Reports: Arab nations push for Hamdok to return to Sudan politics
Sudanese media are reporting that several Arab countries are trying to promote a behind-the-scenes initiative to bring former Sudanese Prime Minister Abdalla Hamdok back to the political scene.
Driving the news: The army chief and chairman of the sovereign council Gen. Abdel Fattah al-Burhan appears unable to bring about any form of political reconciliation amid persistent waves of street protests and rising casualties among demonstrators.
Catch up fast: Sudanese military leaders deposed Hamdok and placed him under house arrest last October, prompting mass protests and derailing the country's fragile transition to democracy.
- Military leaders described the coup as a "course correction."
- A power-sharing agreement was reached last November to reinstate Hamdok as prime minister, but the pro-democracy movement rejected the deal and protests continued.
- Hamdok resigned in January.
The big picture: Several Arab countries are trying to build a new power-sharing government between civilians and the military, according to press reports in Sudan.
- Burhan visited the UAE in recent days and met with Abu Dhabi Crown Prince Mohammed bin Zayed. The Emiratis are a key player in trying to break the political deadlock in Sudan.
- The Sudanese sovereign council said in a statement that bin Zayed promised “large deposits" in Sudanese banks and the establishment of developmental projects to boost the Sudanese economy.
Hamdok, who declined to comment, reportedly met with Burhan in Abu Dhabi during his visit.
- But a source who is in constant contact with the former prime minister told Axios that Hamdok vehemently denies intentions of assuming any political position in Sudan. The military did not comment.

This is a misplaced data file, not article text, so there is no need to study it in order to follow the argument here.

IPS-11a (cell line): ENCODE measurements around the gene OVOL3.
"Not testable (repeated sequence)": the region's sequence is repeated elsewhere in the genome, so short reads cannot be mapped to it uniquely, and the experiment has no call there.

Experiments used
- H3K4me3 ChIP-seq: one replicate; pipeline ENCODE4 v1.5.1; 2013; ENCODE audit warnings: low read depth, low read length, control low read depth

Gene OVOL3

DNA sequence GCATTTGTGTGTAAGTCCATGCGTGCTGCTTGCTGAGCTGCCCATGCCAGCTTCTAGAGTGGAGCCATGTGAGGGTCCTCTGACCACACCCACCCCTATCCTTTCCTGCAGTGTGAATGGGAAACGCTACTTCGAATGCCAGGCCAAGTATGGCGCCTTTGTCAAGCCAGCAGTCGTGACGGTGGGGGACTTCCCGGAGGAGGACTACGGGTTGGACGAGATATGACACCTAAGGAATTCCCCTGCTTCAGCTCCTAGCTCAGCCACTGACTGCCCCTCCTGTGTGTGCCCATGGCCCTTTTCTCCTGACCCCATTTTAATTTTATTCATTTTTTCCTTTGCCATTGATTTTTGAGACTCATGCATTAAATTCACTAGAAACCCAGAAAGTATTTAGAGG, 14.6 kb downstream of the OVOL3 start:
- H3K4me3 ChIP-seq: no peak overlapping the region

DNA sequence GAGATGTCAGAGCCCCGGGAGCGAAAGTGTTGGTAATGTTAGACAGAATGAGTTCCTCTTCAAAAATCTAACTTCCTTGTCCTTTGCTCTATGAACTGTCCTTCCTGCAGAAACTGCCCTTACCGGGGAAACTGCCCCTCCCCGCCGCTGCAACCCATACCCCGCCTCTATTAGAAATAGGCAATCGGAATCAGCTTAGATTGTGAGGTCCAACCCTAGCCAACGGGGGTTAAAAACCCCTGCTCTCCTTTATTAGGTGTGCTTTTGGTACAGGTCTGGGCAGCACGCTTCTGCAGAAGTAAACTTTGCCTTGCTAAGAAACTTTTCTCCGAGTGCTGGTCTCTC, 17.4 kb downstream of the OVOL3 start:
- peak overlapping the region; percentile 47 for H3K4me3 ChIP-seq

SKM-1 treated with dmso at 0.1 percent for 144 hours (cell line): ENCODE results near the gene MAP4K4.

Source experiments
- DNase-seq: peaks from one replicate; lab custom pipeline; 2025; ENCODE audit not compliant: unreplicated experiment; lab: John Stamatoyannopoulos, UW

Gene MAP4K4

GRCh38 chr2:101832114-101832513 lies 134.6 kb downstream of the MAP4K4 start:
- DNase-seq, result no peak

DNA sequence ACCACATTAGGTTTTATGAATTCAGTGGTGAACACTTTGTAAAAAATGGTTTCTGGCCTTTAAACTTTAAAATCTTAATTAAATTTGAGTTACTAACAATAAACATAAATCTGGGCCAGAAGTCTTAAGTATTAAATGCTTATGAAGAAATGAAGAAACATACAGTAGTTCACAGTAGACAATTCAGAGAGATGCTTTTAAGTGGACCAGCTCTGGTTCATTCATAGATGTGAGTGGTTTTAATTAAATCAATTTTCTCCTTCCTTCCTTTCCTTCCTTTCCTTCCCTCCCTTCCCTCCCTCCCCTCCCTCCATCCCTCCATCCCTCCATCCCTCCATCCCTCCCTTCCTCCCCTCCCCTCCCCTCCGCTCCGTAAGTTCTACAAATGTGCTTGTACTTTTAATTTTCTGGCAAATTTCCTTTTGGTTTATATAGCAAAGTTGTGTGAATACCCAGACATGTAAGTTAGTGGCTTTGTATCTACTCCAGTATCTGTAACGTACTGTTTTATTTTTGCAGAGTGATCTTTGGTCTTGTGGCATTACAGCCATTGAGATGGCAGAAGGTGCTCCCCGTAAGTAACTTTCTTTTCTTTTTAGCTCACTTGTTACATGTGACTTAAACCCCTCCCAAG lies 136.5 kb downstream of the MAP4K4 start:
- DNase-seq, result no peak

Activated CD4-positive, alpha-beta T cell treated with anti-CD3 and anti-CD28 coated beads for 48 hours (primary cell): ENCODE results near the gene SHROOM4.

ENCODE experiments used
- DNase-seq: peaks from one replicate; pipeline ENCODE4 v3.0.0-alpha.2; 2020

State of play: African Union special envoy to Sudan Mohamed El Hacen Lebatt warned at a press conference in Khartoum last week that the country is in “grave danger” if political players fail to quickly reach a consensus that would bring back the constitutional order that existed prior to the Oct. 25 military coup.
- Earlier this year, the UN Integrated Transition Assistance Mission in Sudan, headed by Volker Perthes of Germany, launched a series of meetings with hundreds of Sudanese stakeholders with the goal of breaking the political impasse and facilitating a dialogue that would eventually lead to an agreement.
- The gloomy political picture is coupled with a deteriorating economy driven by the suspension of international aid in the wake of the coup.
- The Sudanese government has decided to devalue the Sudanese pound in order to bring about parity or exchange rate with the black-market rate — a move that is all but certain to push up prices of goods and services. This comes in addition to an expected rise in taxes this year.
What to watch: Sudan is currently torn between some street protesters who insist the military totally relinquish rule to civilians and a military that says it will only hand power to an elected government.
- Burhan, however, has recently hinted that he is open to accepting a civilian government formed through "national consensus" without giving details.